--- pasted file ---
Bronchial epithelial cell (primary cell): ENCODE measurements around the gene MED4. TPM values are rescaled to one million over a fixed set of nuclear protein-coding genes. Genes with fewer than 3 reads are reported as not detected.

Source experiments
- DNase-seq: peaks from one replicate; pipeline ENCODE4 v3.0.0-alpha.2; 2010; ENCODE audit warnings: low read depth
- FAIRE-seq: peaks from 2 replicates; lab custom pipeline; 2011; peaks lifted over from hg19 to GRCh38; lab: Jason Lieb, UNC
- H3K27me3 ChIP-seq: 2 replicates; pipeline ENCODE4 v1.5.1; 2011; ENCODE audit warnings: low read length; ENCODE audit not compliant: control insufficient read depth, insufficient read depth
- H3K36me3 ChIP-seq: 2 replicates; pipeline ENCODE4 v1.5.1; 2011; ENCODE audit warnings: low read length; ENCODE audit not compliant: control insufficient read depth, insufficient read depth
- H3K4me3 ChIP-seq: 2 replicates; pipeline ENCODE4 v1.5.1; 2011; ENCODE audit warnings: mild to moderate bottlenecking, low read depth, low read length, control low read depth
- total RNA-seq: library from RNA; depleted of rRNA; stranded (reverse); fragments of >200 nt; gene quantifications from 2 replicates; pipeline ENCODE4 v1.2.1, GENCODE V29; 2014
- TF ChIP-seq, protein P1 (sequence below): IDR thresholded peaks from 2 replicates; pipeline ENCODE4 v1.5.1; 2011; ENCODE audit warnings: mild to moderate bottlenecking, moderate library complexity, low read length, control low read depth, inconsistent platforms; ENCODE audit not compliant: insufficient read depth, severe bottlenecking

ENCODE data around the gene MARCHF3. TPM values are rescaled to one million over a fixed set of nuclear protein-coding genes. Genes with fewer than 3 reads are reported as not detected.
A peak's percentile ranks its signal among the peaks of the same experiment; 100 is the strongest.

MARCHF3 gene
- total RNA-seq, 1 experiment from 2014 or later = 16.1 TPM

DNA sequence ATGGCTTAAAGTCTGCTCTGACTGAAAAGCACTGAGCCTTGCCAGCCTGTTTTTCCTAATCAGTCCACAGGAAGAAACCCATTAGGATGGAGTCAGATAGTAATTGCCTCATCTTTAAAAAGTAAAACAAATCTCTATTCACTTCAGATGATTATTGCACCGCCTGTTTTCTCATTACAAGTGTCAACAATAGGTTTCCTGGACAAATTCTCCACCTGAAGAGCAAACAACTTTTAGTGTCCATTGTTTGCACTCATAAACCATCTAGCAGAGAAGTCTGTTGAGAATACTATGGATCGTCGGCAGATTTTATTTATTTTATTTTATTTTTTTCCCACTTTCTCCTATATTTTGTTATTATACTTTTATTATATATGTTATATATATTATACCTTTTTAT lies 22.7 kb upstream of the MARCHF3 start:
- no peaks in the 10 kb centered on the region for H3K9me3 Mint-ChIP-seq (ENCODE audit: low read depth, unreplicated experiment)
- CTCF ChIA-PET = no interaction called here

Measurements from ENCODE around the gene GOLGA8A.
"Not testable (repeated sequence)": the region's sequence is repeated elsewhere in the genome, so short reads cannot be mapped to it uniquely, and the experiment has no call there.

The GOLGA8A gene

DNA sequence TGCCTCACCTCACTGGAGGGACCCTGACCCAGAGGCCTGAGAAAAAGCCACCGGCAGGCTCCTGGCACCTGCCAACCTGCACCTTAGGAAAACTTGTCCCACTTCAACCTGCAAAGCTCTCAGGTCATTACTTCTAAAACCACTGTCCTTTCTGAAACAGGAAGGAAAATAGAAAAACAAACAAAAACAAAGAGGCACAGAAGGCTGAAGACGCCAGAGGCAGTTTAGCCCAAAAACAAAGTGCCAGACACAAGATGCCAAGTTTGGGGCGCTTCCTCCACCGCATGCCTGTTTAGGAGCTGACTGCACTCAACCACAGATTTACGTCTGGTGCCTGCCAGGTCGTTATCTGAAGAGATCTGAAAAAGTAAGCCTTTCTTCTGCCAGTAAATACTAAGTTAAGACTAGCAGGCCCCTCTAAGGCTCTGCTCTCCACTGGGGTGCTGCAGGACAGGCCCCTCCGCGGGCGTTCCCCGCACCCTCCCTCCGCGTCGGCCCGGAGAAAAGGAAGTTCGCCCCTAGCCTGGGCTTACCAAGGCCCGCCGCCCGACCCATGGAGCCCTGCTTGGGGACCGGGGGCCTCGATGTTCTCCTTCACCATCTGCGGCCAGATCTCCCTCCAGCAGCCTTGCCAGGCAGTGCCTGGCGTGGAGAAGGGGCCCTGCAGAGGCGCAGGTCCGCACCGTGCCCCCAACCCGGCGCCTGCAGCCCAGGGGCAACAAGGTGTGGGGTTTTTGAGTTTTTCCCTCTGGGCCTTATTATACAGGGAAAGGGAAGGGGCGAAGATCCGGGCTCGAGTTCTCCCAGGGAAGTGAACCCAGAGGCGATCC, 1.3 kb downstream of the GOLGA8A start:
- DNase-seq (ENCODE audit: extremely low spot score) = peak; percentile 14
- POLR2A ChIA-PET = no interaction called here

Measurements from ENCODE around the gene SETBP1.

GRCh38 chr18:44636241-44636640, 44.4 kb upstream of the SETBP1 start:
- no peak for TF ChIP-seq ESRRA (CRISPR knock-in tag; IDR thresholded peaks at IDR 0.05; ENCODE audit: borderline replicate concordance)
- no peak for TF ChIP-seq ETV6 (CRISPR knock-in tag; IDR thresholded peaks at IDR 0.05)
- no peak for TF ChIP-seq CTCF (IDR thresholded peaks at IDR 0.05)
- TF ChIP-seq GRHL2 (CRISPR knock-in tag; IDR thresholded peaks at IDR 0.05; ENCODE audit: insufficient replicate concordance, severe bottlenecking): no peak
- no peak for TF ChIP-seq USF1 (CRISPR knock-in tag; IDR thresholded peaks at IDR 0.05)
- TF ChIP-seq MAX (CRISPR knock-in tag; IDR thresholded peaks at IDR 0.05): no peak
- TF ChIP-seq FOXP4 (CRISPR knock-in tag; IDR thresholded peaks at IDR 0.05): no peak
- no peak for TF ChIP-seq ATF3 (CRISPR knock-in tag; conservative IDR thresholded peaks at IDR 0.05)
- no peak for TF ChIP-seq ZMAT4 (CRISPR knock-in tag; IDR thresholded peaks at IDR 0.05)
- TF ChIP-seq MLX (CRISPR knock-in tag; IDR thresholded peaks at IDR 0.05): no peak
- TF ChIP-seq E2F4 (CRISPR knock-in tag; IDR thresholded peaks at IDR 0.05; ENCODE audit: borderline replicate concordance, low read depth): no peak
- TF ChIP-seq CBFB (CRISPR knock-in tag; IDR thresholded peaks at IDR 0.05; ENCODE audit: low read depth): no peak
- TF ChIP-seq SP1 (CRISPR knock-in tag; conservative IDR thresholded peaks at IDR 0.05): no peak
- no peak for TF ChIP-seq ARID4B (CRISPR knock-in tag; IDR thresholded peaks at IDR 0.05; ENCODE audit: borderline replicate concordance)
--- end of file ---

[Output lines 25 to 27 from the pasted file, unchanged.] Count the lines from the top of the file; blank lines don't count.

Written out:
- no peak for TF ChIP-seq ESRRA (CRISPR knock-in tag; IDR thresholded peaks at IDR 0.05; ENCODE audit: borderline replicate concordance)
- no peak for TF ChIP-seq ETV6 (CRISPR knock-in tag; IDR thresholded peaks at IDR 0.05)
- no peak for TF ChIP-seq CTCF (IDR thresholded peaks at IDR 0.05)